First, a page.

Commentary: The first Democratic debate, night two – CNN

Joe Biden may be a front-runner but he sure didn’t look like it at the Democratic debate last night. He looked tired, deflected direct questions early on and no matter what he did, could not handle the fire that Kamala Harris threw at him: questions about why he opposed school busing in the 70s, or, why he continues to tout his ability to compromise back in the day with his racist, segregationist colleagues.

And despite his decades of political experience, Biden found himself at one point drawn into a childish squabble with other candidates which led to a free-for-all — until thankfully Senator Kamala Harris jumped in and broke up the scrum, reminding her peers that Americans do not want to see a food fight on the stage. They want to hear how the candidates can help them put food on the table. Amen, sister.

For a minute it looked like the former vice president was back on track when he spoke about immigration and his work to not only provide health care for undocumented immigrants but to end family separations. His answers were informed and focused.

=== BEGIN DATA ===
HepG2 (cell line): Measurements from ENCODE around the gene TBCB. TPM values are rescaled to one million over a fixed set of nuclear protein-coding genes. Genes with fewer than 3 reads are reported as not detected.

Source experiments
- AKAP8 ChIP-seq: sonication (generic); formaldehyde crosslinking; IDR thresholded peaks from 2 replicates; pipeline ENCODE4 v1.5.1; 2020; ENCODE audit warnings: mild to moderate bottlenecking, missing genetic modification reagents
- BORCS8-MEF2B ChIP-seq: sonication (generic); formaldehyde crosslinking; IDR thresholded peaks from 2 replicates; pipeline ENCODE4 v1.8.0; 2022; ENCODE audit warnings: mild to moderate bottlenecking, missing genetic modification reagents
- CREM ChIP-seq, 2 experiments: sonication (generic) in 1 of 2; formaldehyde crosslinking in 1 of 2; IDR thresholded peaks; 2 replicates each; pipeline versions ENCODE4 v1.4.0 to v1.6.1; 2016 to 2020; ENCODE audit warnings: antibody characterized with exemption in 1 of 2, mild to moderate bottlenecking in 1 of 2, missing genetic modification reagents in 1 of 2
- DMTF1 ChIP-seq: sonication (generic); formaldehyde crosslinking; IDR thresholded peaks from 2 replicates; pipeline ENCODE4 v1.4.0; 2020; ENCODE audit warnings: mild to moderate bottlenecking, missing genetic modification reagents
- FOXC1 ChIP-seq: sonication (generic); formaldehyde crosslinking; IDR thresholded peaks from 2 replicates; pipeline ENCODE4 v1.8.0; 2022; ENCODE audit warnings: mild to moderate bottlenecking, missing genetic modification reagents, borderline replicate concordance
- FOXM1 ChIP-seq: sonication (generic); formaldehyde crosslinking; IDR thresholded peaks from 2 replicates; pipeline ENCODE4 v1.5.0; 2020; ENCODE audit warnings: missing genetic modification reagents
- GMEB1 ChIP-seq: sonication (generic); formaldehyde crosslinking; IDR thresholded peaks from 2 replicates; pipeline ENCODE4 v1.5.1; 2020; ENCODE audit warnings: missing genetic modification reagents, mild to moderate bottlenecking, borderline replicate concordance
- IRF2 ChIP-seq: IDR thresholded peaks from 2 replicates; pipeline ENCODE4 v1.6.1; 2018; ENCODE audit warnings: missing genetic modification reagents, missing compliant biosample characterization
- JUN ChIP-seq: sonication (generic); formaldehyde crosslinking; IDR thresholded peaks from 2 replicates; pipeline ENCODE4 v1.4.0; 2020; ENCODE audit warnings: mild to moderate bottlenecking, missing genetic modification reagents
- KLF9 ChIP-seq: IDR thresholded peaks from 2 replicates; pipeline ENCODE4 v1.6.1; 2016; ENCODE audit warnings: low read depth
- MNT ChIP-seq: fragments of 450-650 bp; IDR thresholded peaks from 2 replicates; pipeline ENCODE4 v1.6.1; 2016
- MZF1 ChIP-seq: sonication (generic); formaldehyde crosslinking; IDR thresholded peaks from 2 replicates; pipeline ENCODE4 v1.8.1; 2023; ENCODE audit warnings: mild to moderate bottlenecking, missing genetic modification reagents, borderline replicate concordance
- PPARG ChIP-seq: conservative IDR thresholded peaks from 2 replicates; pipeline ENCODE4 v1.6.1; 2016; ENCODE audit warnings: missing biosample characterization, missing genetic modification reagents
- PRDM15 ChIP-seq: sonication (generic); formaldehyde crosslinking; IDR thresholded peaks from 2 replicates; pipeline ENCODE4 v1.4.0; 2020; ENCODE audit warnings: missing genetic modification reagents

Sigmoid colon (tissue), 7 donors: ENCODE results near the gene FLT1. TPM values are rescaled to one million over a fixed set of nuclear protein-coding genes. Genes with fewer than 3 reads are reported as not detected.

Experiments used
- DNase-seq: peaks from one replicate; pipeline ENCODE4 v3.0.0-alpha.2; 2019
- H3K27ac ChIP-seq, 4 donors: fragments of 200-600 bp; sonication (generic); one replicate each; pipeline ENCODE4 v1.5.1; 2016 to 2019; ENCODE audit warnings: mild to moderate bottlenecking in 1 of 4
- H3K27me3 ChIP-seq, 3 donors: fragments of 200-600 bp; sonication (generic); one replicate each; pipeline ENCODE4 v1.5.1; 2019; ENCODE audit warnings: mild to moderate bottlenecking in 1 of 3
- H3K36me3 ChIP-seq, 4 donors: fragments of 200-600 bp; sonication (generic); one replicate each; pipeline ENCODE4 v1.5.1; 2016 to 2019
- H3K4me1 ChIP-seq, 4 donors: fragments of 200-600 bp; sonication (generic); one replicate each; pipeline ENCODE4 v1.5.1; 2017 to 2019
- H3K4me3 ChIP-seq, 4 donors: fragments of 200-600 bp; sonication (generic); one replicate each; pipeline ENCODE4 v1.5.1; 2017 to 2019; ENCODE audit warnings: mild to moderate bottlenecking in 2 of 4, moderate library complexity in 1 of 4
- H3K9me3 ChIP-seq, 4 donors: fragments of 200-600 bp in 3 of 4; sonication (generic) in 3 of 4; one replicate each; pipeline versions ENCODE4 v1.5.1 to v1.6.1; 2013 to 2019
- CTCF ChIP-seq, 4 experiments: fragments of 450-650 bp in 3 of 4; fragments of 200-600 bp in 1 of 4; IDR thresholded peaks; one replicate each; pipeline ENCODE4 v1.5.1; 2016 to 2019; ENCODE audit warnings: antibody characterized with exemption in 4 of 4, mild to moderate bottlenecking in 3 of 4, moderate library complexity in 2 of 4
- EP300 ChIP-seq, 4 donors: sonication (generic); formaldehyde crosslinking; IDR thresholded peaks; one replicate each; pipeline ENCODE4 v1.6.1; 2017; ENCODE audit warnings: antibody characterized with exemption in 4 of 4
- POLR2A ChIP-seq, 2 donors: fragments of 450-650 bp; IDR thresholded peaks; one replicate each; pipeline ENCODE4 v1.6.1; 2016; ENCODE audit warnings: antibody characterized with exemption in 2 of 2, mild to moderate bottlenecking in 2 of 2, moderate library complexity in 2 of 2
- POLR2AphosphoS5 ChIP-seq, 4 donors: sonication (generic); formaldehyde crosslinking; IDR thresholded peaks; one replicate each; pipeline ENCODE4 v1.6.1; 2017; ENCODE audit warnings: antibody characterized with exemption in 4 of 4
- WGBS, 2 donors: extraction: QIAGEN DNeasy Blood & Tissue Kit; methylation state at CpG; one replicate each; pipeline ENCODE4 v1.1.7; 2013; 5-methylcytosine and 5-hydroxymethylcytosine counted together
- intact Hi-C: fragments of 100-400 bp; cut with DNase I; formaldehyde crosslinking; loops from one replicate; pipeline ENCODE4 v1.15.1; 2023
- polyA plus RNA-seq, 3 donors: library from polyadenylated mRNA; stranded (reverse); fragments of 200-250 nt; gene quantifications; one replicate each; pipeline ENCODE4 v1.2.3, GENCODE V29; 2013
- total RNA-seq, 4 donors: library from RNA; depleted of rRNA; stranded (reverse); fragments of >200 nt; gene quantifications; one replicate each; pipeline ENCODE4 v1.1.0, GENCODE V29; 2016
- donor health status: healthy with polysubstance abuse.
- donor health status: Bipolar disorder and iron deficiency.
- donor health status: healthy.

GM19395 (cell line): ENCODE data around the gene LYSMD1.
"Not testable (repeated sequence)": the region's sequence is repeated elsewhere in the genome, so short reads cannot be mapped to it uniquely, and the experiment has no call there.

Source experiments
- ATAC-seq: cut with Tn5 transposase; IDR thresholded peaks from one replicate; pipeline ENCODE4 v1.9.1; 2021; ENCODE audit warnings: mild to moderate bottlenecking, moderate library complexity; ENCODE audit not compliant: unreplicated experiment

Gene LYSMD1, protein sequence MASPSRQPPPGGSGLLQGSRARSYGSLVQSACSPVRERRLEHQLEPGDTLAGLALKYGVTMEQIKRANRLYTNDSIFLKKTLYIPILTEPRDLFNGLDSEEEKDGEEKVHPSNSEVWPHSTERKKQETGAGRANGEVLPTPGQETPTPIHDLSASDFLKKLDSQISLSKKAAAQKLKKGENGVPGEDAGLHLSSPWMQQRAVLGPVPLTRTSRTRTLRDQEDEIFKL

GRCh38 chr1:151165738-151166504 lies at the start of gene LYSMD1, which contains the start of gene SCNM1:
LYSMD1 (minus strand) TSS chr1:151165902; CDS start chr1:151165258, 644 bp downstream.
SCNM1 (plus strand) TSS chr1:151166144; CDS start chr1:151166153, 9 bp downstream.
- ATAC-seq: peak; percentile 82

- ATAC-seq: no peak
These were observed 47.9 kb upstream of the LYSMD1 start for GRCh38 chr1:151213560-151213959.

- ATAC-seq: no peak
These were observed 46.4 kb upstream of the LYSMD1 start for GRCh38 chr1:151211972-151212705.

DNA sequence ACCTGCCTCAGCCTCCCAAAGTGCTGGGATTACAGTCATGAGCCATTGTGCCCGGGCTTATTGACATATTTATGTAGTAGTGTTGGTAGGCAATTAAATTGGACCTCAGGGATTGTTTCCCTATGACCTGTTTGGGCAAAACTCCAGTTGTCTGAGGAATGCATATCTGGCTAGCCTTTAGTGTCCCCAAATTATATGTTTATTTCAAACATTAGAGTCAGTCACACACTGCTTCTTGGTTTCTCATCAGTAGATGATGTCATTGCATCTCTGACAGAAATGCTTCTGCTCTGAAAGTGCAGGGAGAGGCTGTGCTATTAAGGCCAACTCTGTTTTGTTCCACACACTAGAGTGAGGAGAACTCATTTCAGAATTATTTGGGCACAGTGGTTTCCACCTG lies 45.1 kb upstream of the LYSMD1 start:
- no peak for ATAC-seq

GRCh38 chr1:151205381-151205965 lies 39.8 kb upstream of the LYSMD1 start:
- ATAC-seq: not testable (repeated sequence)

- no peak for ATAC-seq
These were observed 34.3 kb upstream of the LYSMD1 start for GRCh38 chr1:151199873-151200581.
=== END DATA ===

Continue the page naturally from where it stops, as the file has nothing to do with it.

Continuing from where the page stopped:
Could be that the road has been too smooth for Biden, so far. He took his time jumping into the presidential race and was immediately rewarded with media fanfare, record fundraising and an instant lead in the polls. 

Well, it’s a new day Joe. The Democratic field is full of serious, compelling candidates. Harris, Sen. Elizabeth Warren and Gov. Pete Buttigieg are gaining ground and looked strong in the first debates. And they are coming for you. Voters are looking for a fresh conversation in the aftermath of movements like #BlackLivesMatter, #MeToo, the Woman’s March and too-frequent school shootings and police killings of unarmed black and brown citizens. 

Early on, many predicted that Biden was the best bet to beat President Trump. But last night, Biden didn’t even look, or sound, like he would be able to win the Democratic primary.

The road is about to get bumpy for Joe Biden.

Roxanne Jones, a founding editor of ESPN Magazine and former vice president at ESPN, has been a producer, reporter and editor at the New York Daily News and The Philadelphia Inquirer. Jones is co-author of “Say it Loud: An Illustrated History of the Black Athlete.”

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